The firm announced the 10-strong suite of funds are seeing daily inflows of £10m, with the range now holding £3bn in assets under management.
Openwork marketing director Philip Martin says there is “a whole infrastructure” at the firm that monitors investment decisions and the choice of fund managers of the in-house funds.
He says: “We are governed by a whole host of legislation and regulation about how we do fund management. The company has its own investment committee, which is a subset of the board and it has a documented process about how it looks at the whole market, narrows it down and invites people to manage the money. We run the fund company in the same way Schroders, Fidelity or BlackRock do. We would argue we managed to price these funds in a way that gives significant advantage to the client.”
A balanced investor in an Omnis fund will pay a total charge of 68 basis points, which Martin claims is between 5 to 10bps cheaper than the wider marketplace.
Martin says the discretionary business at Openwork is an overlay to the rest of the offering, and is not a “default option”.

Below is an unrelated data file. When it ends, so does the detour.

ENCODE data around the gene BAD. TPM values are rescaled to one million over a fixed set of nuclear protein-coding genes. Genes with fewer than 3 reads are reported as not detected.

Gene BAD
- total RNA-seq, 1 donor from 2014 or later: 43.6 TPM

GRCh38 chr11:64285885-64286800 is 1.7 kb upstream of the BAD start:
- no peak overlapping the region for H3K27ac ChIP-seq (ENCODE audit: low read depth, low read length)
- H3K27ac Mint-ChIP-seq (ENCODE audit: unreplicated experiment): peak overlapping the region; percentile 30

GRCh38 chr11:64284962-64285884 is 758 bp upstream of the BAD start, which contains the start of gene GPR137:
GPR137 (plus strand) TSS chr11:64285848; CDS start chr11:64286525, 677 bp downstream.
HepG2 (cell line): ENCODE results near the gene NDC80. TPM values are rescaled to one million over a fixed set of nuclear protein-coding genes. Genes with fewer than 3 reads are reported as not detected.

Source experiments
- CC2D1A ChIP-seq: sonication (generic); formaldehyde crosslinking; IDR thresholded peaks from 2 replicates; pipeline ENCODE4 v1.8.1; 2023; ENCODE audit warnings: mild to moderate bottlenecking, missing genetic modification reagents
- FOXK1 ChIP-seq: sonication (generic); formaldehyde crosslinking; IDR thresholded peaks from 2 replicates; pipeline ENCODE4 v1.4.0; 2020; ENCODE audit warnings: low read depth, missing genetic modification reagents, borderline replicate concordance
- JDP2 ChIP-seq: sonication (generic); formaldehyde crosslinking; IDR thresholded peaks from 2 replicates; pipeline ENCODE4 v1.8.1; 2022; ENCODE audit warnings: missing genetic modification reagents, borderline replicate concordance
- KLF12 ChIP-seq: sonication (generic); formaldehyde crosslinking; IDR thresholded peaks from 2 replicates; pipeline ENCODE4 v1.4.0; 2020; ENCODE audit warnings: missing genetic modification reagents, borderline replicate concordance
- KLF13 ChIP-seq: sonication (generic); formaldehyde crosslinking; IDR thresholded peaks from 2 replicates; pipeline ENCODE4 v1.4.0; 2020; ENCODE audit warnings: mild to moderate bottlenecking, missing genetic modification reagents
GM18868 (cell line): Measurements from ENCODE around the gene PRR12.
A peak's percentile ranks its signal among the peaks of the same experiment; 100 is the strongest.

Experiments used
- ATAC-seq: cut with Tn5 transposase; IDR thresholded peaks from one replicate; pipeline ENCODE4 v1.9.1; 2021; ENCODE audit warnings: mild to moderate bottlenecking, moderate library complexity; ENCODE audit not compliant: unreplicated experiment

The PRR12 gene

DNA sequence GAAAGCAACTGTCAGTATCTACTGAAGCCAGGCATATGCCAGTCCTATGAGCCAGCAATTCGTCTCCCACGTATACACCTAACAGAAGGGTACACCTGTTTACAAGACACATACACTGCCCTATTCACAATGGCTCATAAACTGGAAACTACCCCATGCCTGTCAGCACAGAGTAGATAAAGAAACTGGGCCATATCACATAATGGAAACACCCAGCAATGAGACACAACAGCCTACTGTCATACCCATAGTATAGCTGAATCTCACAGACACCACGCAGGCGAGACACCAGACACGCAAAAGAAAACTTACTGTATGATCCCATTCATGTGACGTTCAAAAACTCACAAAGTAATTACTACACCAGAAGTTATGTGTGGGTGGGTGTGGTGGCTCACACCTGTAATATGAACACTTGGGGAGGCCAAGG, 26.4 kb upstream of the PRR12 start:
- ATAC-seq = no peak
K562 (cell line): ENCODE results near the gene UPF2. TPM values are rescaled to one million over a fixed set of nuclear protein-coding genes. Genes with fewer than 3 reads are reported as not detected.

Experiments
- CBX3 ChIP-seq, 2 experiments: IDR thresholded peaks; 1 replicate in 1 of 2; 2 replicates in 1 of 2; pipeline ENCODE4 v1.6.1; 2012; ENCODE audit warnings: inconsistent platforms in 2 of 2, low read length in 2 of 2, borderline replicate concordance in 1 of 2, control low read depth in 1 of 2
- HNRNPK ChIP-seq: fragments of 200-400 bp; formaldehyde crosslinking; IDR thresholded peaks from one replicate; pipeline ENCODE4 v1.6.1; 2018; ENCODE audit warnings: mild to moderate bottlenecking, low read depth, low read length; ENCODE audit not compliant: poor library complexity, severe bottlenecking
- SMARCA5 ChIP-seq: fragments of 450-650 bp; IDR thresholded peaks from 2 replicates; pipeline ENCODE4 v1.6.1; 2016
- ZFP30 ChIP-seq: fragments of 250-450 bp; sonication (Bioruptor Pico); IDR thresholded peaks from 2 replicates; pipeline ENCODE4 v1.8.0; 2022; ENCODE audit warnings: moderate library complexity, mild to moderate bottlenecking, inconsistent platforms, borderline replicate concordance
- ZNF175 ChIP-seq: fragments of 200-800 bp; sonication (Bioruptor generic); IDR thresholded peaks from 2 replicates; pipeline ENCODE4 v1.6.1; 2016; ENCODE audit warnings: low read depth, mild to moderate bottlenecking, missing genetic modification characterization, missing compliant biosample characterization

The DFM, which launched in April, has £250m, part of which leverages the Omnis range.
Martin says: “If you think about the customer and value you have no issues at all. The deeper problem is going to be some of the other propositions that are perhaps not doing that and the proposition is considered more expensive.”
Another IFA firm, Gibbs Denley Financial Services, has an in-house fund range and is about to launch a discretionary portfolio for external advisers. The in-house funds, managed by Gibbs Denley Investment Management, have amassed £420m over eight years.
Gibbs Denley director David Ellis says: “We have an internal and external investment committee and the quality of that committee is crucial.